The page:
03 September 2018
Material improvements have been made in various aspects since the OIG Procurement and Supply Chain audit in 2015. New indirect procurement regulations and procedures have been designed, including controls to enhance competitiveness and transparency, and staff have been trained in these new processes. However, the framework is not yet fully embedded and compliance issues remain on tendering and competition. There is a need to enhance compliance monitoring and the design of some aspects of the framework.
Closer management and improved oversight have been implemented over Procurement Service Agents (PSAs) and other suppliers, and a market shaping strategy has been approved by the Board. However, given changes in market conditions, there is a need to reassess the 2006 decision to directly source all Multi Drug Resistant TB drugs from the Global Drug Facility (GDF), a pooled procurement mechanism used by the Global Fund. Despite the formalization of the arrangements in a memorandum of understanding (for the procurement of medicines and diagnostics for tuberculosis), the performance management framework and reporting activities for GDF procurements have not been established. This is also a repeat issue which had been highlighted in the previous OIG audit. Overall, while the management of PSAs has improved and is partially effective, the reassessment of GDF relationship and establishing procurement and reporting activities are significant issues.
Oversight and performance management of direct procurements (Procurement Service Agent – PSA services) has improved with follow-up and tracking of agreed actions. However, there is a need to incorporate performance monitoring measures in the contracts. The management of indirect procurements (non-health related corporate purchases) also needs a more structured and risk-based approach.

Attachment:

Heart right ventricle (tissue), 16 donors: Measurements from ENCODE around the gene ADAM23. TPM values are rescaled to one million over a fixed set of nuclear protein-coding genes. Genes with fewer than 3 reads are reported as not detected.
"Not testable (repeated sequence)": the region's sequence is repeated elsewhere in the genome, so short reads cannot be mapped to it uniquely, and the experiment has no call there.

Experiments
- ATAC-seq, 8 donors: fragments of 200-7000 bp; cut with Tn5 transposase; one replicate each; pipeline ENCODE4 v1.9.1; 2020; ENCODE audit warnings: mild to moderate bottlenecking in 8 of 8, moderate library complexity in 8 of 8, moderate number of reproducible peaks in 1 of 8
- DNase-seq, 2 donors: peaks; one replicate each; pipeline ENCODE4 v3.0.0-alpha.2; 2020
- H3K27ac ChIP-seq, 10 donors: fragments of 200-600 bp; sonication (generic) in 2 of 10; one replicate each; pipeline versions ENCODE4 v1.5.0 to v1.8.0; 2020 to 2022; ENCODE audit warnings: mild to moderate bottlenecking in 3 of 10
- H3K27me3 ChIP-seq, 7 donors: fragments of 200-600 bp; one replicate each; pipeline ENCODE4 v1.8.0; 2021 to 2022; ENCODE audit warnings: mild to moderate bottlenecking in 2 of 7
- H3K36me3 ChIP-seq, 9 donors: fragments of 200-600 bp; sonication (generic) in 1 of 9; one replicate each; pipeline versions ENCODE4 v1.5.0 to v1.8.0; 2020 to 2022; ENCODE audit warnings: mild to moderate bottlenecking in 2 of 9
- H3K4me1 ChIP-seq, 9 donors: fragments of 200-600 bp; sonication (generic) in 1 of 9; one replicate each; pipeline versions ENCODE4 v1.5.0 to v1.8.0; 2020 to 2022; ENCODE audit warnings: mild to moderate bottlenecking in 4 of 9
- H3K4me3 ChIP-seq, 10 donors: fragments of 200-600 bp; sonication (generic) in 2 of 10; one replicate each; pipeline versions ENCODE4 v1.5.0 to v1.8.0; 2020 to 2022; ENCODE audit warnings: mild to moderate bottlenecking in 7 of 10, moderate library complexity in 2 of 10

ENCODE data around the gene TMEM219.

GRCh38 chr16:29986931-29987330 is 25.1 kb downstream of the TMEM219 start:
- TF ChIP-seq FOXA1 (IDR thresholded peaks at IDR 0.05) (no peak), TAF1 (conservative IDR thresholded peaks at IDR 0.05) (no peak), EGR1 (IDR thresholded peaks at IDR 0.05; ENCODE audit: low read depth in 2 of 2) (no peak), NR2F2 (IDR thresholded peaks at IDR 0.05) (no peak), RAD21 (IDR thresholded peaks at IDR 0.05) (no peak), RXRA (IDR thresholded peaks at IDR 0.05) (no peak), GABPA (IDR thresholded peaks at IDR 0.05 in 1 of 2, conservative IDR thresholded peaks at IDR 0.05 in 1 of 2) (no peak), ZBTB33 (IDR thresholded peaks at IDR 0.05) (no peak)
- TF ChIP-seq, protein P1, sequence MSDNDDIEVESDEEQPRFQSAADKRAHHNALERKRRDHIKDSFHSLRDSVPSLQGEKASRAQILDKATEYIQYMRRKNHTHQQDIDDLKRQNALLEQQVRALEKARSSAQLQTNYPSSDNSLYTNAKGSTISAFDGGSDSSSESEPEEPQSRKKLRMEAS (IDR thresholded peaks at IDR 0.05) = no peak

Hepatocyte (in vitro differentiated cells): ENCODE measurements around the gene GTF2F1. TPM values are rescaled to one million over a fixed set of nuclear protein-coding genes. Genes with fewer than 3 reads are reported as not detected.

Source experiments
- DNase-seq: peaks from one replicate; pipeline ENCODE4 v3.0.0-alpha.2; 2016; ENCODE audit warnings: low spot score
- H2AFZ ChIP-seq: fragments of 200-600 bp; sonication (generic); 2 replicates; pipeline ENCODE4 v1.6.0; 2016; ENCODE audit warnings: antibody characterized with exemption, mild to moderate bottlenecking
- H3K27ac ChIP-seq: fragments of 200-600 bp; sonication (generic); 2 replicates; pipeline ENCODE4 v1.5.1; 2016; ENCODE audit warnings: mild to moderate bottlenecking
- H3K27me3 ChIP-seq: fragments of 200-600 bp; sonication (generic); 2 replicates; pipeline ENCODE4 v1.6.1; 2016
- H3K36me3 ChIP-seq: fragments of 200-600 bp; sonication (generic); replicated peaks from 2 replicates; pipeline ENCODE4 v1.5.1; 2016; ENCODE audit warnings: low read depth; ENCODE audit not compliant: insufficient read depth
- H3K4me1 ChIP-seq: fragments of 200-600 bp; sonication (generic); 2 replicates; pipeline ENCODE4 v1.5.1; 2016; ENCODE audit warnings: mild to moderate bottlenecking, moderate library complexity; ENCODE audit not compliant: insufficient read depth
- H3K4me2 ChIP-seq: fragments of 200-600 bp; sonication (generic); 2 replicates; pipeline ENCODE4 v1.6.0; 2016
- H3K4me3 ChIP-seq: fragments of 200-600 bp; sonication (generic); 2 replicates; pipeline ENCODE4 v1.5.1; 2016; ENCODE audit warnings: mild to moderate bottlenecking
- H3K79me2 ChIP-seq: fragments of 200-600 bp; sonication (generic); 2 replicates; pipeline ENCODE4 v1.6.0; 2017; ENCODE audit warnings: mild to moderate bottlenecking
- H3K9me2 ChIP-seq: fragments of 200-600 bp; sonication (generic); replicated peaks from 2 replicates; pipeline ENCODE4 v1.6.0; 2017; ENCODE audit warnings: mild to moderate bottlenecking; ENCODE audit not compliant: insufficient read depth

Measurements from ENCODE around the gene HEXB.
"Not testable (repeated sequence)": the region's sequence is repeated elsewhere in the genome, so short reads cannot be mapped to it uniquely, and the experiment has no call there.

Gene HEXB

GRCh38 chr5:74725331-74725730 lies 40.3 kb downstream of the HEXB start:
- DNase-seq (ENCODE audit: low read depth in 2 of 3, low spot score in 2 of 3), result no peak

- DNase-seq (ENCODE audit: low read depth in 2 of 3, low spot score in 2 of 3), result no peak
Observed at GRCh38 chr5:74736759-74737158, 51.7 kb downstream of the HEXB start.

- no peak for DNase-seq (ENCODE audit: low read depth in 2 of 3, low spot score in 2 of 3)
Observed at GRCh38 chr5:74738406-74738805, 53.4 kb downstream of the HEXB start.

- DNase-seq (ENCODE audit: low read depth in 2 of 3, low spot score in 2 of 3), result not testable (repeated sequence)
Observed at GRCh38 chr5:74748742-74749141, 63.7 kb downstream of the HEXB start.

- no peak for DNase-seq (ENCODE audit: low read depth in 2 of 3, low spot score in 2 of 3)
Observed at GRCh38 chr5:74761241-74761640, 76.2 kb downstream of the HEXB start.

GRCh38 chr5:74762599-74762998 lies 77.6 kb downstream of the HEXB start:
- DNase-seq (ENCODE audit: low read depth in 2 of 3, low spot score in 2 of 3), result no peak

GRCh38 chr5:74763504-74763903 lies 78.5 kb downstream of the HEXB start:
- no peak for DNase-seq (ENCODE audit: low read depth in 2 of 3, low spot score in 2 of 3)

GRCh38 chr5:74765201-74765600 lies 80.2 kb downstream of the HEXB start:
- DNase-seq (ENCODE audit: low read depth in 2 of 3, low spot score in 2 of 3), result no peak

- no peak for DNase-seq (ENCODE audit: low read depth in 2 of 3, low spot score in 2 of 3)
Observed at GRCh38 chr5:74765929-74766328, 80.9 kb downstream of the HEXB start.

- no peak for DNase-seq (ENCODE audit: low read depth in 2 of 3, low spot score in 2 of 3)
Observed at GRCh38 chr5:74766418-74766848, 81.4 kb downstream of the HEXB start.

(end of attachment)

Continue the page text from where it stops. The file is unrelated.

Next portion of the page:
Data for reporting on key performance indicators has improved, and methodologies for reporting and interpreting these KPIs have been enhanced. In early 2018, a revised performance reporting framework was launched to further improve the KPIs; however, one strategic KPI remains unreported due to data limitations. While solutions are being explored, the strategic procurement KPIs continue to be based solely on Pooled Procurement Mechanism procurements, which account for approximately 50% of Global Fund health products.
The audit did not include or rate the organizational structure over procurement activities, and staff capability and capacity. Whilst the 2015 audit had identified gaps in these areas, the Secretariat has acknowledged that remediation of these gaps is still a work in progress and therefore these areas were not ready to be re-evaluated.
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